Hey everyone. I have a part time job with an event arena creating content for and managing their Digital Signage network. I create everything in my studio and truck it over there for offload. Since I am an employee of the arena but the content is created on my gear using my software as well as my content library, who owns the final product?? Not a big deal, just curious what everyone's thoughts are.
I think you've already said it all: You're their "employee." IF you were there sub-contractor and IF you have a contract which gives you some property rights, this would be at least a potentially different situation.
Thanks for the input Nick. That's kinda what I was thinking. Now how about this, who owns the "project" files? For instance, all of the menus for the concessions are now digital and change on a weekly basis. I have templates designed to make this pretty simple. If I decide to leave, am I obligated to hand over my templates? Wouldn't really matter since they are done in Motion and this place doesn't have a Mac and will most likely never get one. Besides, I really don't care, they've paid me for the work and have treated me well. If I ever left I wouldn't have a problem handing the whole shootin' match over to them. Just curious as I might want to renegotiate my deal with them some time in the future.
I think Nick's response still applies. All this work probably belongs to the employer.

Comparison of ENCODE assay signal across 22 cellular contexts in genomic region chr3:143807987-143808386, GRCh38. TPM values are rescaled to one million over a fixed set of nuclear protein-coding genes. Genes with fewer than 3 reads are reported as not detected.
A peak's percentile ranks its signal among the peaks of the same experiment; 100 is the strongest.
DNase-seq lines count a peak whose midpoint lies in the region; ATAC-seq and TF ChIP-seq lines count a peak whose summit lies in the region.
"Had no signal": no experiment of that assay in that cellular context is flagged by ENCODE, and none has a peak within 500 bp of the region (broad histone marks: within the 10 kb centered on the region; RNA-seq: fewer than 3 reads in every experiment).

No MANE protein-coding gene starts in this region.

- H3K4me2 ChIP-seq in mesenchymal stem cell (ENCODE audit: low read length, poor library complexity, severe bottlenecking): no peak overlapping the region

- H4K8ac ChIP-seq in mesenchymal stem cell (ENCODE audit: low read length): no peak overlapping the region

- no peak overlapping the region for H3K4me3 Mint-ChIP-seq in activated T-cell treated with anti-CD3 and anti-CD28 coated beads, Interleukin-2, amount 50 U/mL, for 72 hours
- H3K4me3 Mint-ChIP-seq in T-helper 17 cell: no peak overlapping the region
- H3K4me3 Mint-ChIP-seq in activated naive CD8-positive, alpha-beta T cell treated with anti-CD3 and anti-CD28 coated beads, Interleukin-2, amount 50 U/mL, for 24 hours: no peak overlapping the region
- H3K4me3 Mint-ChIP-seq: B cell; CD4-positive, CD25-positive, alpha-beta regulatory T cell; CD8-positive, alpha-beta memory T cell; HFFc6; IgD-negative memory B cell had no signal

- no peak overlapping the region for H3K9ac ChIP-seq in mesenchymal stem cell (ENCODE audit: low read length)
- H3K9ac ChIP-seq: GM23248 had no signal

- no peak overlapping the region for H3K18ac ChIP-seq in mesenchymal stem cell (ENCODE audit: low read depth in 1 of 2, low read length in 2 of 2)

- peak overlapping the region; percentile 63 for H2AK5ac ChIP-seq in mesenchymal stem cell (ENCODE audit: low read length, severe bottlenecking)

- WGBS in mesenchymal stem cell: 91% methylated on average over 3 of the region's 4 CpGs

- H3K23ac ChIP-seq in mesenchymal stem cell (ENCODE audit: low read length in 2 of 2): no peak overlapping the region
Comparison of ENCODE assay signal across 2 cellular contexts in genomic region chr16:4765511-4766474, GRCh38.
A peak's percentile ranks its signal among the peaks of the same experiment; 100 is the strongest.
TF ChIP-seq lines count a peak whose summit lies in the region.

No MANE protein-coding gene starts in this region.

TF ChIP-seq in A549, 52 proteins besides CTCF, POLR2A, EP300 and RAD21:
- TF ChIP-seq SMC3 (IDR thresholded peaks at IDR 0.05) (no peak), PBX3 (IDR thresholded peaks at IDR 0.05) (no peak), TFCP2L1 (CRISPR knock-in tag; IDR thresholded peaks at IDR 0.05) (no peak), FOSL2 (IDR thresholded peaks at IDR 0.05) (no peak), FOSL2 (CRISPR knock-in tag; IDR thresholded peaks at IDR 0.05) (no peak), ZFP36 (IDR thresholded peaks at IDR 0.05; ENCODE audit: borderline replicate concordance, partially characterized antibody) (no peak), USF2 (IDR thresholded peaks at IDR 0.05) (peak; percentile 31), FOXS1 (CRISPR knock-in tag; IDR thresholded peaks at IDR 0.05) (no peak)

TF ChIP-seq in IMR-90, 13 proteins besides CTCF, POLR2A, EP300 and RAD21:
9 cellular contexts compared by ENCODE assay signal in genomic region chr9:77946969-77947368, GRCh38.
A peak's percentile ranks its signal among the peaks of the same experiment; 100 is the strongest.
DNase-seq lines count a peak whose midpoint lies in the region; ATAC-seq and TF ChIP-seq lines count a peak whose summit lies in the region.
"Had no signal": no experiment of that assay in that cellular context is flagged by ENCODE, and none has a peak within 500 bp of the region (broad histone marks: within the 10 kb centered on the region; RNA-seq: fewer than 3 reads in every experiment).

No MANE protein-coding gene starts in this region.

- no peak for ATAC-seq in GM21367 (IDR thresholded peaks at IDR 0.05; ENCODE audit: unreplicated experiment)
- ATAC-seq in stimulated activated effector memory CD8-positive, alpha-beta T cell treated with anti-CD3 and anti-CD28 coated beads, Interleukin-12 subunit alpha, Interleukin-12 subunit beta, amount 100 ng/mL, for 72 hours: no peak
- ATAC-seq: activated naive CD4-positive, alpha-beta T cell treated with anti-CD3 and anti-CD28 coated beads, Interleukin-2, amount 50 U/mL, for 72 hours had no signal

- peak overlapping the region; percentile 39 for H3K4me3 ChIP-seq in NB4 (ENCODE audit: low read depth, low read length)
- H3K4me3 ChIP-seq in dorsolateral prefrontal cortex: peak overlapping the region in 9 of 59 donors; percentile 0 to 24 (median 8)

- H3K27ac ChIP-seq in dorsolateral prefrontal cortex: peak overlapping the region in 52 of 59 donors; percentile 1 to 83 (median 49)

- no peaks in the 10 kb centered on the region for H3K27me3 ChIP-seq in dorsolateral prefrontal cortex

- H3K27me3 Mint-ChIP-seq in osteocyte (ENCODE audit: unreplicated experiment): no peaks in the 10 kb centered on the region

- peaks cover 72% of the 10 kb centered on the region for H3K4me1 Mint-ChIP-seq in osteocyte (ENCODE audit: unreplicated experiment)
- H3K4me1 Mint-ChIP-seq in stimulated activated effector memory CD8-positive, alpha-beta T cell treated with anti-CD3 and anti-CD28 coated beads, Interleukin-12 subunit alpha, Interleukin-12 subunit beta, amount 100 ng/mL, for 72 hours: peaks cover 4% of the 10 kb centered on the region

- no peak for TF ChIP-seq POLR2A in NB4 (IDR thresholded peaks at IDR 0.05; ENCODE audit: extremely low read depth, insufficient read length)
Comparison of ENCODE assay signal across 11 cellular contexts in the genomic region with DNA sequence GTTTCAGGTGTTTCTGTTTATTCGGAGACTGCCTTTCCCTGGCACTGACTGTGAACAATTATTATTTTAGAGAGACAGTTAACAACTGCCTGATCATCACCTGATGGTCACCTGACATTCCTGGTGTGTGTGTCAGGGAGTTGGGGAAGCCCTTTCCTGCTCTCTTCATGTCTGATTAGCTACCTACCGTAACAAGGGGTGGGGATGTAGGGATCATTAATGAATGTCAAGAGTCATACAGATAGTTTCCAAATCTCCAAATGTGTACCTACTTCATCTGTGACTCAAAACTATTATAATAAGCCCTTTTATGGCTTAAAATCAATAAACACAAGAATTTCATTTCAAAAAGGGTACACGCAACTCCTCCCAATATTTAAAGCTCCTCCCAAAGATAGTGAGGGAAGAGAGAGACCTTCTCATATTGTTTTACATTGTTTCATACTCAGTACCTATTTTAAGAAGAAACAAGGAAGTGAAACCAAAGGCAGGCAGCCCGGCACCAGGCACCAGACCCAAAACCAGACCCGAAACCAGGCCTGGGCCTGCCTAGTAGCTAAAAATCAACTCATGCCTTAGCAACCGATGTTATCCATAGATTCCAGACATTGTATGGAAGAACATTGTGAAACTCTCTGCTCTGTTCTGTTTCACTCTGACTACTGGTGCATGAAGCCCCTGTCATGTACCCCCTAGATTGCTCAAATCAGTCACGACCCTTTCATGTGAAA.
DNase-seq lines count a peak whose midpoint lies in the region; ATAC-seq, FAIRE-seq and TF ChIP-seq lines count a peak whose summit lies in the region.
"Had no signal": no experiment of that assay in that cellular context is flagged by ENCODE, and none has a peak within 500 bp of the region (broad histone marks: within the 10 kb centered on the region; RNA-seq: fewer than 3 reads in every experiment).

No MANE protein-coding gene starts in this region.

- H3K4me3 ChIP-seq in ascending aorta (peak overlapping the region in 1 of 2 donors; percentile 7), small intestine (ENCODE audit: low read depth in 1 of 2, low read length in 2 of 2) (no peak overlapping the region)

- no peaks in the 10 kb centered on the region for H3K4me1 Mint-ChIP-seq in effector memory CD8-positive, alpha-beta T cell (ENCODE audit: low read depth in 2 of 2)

Even if you were a contractor, ownership of these materials should be negotiated upfront; trying to negotiate it after the work has been done and paid for could get messy.
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Thanks for the reply Walter. As I said previously, I wouldn't have any problem handing over all the work so no risk of messy. I'm not a believer in holding content hostage when the client/employer has already paid for the work once. I was just curious for future reference. This is a unique situation in that a lot of additional work outside of my position is thrown my way as well as a bounty of contacts for other work as well. They can write their own ticket as far as I'm concerned. I was just curious in that this work has given me an idea for another business that would be structured quite a bit differently. Thanks again for the input.
[Scott Carnegie]"Anything you create under their employment as a part of your job with them they own, final renders, project files, etc."
Uhhh, maybe yes, maybe no. It can be argued (as it has been here before) that project files are work method and not work product. But I think the earlier points are more important -- if you leave, leave on the best terms you can. That's a potential source of future work and referral. A ticked-off client, feeling that they've been ripped off is not.